Beijing's top environment official described the city's air quality as 'relatively poor' on Tuesday as statistics emerged revealing the level of major air pollutants in the city had soared by 30 per cent this year.
Beijing environmental bureau chief Chen Tian said that both nitrogen dioxide and the inhalable particulate matter, PM10, rose by nearly 30 per cent in first three month of 2013 compared with same time last year, The Beijing News reported  on Wednesday.
These two compounds - along with sulphur dioxide - make up the three major pollutants closely monitored by officials. Chen revealed that sulphur dioxide levels had dropped slightly, the report said.
He made the remarks on Tuesday on radio after listeners asked why smog had become so bad in Beijing. Public concern about air pollution remains high in the capital after it was frequently shrouded in thick smog earlier this year.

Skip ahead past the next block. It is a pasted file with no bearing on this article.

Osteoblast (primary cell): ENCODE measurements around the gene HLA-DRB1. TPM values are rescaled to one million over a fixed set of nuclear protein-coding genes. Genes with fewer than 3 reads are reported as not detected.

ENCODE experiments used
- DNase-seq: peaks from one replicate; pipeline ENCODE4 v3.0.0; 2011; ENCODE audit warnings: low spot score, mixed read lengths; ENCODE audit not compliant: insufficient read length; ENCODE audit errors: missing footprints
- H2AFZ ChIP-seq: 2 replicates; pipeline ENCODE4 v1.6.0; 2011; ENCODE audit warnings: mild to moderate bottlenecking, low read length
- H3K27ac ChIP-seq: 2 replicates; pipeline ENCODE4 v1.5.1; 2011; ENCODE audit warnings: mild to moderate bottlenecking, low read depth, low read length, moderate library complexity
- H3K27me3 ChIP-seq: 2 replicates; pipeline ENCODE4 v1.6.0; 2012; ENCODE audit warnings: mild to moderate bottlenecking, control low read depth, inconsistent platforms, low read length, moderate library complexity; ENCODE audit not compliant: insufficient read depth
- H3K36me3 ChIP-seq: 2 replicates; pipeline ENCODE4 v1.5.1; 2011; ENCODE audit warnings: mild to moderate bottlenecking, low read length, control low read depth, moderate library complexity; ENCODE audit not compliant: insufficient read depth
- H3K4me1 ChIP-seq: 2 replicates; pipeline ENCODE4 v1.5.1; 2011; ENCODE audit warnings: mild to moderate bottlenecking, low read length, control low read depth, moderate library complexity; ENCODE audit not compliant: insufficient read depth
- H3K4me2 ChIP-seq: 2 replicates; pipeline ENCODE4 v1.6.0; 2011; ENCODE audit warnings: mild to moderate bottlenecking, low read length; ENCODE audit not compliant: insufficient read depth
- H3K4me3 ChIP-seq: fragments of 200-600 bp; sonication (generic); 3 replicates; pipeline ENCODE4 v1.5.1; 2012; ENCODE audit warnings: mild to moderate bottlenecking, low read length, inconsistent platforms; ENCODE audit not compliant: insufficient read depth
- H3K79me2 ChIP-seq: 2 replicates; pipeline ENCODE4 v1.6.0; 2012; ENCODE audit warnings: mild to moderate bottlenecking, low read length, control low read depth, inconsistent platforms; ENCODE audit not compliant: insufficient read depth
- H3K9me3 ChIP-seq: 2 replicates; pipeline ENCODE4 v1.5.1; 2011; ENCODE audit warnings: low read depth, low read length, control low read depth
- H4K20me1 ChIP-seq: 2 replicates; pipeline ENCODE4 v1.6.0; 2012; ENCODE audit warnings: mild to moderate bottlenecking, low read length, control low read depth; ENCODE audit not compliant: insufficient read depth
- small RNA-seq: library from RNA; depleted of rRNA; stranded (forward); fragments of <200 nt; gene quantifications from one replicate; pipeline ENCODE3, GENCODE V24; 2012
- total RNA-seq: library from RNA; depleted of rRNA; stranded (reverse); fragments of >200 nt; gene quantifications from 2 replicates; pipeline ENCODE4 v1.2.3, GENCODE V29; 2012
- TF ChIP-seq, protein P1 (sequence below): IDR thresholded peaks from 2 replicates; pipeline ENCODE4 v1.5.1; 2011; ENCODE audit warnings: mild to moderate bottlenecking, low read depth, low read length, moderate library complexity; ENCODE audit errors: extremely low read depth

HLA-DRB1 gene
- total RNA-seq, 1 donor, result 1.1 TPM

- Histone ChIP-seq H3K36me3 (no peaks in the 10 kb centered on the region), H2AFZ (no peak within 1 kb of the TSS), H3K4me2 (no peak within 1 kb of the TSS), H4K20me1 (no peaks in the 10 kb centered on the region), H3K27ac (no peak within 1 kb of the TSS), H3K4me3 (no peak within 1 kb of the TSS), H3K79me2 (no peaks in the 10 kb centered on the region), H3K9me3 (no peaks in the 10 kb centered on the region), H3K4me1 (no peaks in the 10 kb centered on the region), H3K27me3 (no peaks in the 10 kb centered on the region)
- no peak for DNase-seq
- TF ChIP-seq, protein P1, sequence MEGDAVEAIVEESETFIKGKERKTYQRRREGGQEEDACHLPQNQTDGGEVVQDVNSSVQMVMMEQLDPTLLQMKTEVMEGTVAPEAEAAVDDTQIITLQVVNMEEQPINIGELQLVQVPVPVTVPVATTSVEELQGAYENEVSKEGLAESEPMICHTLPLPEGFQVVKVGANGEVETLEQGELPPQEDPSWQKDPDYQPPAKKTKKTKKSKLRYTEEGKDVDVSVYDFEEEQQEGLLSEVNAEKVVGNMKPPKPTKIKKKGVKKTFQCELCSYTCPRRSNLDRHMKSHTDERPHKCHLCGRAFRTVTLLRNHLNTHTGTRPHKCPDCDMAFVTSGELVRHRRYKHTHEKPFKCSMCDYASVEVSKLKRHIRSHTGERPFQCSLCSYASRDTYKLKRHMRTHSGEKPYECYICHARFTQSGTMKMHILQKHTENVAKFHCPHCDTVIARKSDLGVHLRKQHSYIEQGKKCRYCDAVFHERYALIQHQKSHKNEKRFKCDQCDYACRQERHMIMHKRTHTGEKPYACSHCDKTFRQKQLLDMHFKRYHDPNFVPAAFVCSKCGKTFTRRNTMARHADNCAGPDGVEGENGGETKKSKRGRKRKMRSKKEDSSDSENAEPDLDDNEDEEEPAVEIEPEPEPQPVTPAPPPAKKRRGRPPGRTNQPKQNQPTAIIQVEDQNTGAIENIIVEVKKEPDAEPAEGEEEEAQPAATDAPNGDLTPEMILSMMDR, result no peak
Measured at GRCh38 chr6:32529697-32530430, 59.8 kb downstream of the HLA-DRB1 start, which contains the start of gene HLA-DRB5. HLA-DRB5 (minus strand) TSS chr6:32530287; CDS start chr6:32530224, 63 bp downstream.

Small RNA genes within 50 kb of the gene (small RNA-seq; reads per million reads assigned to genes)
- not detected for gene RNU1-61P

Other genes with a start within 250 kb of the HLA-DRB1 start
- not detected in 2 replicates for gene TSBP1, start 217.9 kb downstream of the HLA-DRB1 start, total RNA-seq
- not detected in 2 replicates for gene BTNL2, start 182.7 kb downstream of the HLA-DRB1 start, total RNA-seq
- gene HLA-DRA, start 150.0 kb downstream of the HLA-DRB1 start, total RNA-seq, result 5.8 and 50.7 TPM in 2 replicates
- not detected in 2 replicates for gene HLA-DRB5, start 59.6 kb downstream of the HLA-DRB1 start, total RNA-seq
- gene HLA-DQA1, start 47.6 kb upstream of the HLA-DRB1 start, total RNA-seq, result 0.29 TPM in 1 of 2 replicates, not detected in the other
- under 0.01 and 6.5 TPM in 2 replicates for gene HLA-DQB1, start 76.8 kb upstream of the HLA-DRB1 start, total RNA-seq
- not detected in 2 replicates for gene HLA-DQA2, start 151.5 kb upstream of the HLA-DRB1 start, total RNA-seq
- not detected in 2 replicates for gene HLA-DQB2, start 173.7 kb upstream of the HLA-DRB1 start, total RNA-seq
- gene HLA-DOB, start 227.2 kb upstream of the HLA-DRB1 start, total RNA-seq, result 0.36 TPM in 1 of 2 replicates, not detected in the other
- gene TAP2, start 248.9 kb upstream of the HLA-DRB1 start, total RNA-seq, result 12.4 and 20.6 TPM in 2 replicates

In a document dubbed “Cleaning Air Operation Plan 2013” made public last month, Beijing authorities vowed to lower major air pollutants by 2 per cent this year. To reach this goal, the city announced 52 measures including phasing out about 180,000 vehicles with high emission levels and growing more than 58,000 acres of forest around Beijing.
Chen admitted climate and geological factors had contributed to the “relatively poor air quality”. But he said a major problem was also soaring vehicle emissions and high daily emissions in urban areas.
The government has ordered coal power stations in Beijing to gradually shut down and to use better quality coal and natural gas. Chen said that in the long-term Beijing aimed to become a coal-free city.
Earlier figures from a study publicised on Sunday in Beijing show outdoor air pollution caused 1.2 million deaths in China in 2010. This was 40 per cent of the total number of these deaths globally.